Why the future of branding is brighter than ever

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For this last number of our series on branding and brand growth (published originally in French in INfluencia, accessible here), we’d like to take a step back. Or, to be more accurate, a step forward.

To a near future where Artificial Intelligence (AI) plays a more central role. A future where Augmented Reality (AR), Virtual Reality (VR) and Mixed Reality (MR) have revolutionized the way consumers shop by rendering the path to purchase more immersive, sensorial, and personalized. A future where search has gone from text to voice. And most importantly, a future where intelligent personal assistants (Amazon’s Alexa, Microsoft’s Cortana, Apple’s Siri, Google’s Assistant, Facebook’s M) play an increasingly predominant role in consumers’ purchasing decisions. This is the future where Doug Stephens (futurist and author of the Retail Revival and Reengineering Retail) predicts that up to 25% of consumer decisions will be relegated entirely to technology by 2025, a subset of the economy he dubs the replenishment economy.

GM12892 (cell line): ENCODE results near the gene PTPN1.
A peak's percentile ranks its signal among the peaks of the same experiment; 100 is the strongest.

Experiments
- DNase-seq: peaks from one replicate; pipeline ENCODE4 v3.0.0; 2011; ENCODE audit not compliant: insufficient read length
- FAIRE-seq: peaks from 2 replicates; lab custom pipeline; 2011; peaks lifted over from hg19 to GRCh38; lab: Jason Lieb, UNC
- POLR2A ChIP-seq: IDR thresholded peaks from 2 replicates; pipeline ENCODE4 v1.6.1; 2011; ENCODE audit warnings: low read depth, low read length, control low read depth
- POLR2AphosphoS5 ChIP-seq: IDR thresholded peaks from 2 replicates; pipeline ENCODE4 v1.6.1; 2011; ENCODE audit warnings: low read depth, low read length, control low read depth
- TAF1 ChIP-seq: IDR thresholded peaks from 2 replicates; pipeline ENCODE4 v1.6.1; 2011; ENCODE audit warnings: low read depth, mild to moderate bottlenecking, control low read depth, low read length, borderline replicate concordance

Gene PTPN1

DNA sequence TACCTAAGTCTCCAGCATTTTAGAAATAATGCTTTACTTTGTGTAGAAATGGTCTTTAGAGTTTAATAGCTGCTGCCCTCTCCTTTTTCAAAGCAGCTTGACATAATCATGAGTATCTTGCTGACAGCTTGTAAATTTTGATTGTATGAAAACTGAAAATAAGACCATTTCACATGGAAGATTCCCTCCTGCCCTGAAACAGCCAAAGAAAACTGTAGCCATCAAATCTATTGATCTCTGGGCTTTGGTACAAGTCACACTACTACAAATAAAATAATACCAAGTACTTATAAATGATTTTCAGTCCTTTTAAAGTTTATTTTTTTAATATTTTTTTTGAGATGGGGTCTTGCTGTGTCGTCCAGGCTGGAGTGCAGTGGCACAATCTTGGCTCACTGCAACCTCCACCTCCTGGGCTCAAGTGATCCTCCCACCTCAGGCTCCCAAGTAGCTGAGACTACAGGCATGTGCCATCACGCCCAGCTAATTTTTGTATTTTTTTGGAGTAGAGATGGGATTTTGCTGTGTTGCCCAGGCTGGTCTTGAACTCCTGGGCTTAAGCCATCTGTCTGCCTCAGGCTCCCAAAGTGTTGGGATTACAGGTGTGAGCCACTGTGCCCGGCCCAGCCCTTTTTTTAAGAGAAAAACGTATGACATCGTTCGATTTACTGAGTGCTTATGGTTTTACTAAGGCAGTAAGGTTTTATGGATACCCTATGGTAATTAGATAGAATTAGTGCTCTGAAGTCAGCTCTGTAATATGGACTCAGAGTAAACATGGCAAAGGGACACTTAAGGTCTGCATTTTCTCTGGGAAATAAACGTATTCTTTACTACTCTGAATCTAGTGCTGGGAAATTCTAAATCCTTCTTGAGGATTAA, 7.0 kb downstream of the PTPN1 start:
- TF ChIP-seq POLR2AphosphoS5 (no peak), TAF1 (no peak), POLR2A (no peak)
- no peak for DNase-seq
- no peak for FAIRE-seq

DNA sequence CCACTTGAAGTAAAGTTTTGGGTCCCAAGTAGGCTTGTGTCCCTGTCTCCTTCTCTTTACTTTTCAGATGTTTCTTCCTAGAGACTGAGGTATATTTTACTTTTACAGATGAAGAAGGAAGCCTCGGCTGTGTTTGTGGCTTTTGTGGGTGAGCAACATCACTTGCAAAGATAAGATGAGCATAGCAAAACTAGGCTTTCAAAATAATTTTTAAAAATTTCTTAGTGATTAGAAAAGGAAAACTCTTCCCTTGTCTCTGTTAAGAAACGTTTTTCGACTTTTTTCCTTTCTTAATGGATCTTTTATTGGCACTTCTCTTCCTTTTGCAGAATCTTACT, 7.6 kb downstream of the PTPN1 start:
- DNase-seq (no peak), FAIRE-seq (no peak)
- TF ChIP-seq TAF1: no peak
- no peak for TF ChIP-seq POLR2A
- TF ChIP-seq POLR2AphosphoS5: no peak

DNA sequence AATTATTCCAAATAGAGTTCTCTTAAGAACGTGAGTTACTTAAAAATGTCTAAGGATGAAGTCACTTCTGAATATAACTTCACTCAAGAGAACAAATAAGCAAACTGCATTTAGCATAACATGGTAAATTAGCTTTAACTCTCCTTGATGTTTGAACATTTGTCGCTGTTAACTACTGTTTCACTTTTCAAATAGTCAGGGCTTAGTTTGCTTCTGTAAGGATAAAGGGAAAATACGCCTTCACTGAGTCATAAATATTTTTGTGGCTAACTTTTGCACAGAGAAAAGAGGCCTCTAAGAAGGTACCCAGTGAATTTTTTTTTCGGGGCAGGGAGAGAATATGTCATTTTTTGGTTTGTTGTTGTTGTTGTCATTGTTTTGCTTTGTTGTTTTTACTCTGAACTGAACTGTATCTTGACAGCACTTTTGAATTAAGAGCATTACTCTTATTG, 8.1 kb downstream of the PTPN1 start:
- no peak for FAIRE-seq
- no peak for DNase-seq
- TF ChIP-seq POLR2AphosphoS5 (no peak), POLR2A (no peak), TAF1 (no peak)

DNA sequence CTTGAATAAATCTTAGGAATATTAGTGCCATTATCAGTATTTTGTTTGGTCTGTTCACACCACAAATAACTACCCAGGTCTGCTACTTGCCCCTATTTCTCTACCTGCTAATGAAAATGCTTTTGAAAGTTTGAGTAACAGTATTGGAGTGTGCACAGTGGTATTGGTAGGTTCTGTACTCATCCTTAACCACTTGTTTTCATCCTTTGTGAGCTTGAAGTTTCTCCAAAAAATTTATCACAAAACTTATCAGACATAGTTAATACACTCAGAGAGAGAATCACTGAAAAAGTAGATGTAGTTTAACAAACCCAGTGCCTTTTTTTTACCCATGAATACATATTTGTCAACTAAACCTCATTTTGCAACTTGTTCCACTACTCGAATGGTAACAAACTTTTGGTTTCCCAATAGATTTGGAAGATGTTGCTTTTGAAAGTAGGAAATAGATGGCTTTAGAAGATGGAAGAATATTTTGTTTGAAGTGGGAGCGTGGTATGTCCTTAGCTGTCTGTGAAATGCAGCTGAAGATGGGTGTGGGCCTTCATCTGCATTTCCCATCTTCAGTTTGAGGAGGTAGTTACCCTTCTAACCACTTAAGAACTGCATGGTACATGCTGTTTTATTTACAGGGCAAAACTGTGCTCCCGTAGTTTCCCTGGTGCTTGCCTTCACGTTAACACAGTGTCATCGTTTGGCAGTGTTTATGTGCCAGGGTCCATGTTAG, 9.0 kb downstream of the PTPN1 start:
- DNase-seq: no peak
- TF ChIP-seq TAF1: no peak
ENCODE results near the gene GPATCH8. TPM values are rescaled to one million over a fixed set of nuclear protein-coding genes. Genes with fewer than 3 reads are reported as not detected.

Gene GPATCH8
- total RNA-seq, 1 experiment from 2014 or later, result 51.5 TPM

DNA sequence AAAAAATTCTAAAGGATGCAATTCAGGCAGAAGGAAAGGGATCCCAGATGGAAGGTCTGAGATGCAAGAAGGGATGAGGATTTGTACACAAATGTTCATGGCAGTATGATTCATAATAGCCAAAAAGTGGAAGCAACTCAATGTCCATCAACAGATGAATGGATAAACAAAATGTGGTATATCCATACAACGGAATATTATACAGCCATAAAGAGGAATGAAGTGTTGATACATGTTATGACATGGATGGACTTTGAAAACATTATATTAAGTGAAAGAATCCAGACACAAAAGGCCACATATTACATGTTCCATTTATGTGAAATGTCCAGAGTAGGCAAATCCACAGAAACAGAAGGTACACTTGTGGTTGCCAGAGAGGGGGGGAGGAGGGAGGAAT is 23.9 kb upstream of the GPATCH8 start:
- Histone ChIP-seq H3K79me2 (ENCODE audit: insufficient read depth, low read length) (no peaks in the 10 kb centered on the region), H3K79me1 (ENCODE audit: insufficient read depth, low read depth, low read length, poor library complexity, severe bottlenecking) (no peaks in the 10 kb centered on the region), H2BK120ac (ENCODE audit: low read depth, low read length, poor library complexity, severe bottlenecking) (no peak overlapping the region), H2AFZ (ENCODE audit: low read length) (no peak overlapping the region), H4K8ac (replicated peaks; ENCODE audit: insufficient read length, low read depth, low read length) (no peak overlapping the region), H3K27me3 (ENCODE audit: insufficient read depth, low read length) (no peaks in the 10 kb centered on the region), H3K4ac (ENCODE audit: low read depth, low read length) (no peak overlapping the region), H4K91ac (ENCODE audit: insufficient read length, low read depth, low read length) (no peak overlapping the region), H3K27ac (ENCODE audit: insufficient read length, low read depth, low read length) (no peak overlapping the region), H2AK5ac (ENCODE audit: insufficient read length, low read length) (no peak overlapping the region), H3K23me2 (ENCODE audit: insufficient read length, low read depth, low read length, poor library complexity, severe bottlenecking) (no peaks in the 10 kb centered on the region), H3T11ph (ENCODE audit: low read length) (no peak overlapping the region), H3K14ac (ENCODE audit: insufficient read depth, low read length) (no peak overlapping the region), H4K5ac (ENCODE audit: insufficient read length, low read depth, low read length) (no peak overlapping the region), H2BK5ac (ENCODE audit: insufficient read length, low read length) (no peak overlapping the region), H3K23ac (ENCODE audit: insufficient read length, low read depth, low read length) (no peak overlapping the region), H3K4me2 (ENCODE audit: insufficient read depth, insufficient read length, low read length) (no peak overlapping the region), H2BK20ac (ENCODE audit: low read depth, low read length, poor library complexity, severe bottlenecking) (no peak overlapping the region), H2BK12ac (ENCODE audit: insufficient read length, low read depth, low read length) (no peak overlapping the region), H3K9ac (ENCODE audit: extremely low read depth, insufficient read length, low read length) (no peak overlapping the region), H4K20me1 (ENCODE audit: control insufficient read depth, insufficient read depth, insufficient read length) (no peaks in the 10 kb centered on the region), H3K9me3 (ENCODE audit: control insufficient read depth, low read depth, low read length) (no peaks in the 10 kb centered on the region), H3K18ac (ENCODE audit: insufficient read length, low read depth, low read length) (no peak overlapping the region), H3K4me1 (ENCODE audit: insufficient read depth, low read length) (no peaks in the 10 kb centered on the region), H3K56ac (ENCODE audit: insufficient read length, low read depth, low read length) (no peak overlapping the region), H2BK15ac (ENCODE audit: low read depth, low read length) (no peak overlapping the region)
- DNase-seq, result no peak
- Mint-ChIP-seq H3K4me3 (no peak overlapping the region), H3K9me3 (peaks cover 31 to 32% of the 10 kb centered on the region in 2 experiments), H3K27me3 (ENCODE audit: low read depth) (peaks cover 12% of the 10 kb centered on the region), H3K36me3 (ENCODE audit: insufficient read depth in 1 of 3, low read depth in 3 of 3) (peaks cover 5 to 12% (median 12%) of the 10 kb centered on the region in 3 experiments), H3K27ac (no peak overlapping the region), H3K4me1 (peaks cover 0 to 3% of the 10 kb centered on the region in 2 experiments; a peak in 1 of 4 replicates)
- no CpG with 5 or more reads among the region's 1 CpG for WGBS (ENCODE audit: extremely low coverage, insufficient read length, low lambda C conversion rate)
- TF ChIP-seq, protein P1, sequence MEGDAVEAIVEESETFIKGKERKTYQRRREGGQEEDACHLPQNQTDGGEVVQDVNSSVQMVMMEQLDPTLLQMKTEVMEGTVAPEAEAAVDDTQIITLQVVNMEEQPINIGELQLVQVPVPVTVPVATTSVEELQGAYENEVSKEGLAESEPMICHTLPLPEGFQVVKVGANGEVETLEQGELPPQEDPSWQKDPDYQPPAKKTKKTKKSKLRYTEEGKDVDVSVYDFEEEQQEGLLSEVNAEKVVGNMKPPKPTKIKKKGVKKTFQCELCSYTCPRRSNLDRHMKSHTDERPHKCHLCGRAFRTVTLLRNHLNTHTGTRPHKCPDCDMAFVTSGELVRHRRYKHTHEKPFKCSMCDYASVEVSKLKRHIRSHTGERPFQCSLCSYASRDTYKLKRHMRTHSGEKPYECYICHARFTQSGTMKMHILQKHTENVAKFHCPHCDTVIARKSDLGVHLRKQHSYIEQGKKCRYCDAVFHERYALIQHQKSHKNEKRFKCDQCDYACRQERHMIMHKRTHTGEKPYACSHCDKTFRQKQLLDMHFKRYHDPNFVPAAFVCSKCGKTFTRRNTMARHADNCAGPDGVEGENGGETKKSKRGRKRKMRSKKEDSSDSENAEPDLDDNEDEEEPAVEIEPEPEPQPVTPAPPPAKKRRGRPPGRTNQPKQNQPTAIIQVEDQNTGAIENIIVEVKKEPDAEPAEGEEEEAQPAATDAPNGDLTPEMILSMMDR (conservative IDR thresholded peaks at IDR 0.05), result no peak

In this future, one simply needs to tell Alexa to order a lightbulb, and “shazam!”, the lightbulb is ordered, packed, shipped, and paid for automatically. And guess what brand Alexa will order, pack, ship and pay for unless told otherwise? You guessed it, AmazonBasics!

For branding experts, this poses several interesting (and quite frankly existential) questions.

1/ What is the role of a brand in a world where purchasing decisions (at least for certain products) are automated, and managed by intelligent assistants?

2/ What does brand-building look like in a world where actively choosing a brand is optional, no longer mandatory?

3/ How will this affect brand loyalty? Will the notion of brand loyalty be (further) devoid of meaning?

It is our opinion that branding will become an even more important lifeline than it is today.  Make no mistake, the future is branded!

Brands will need to convince consumers to choose them over a sea of competitors. E-commerce has done a formable job in opening up the amount of brands that compete at the same point of purchase. If you are an apparel brand sold in a department store, you may have to emerge over 10 competitors. On Amazon, the number is more likely to be close to a hundred!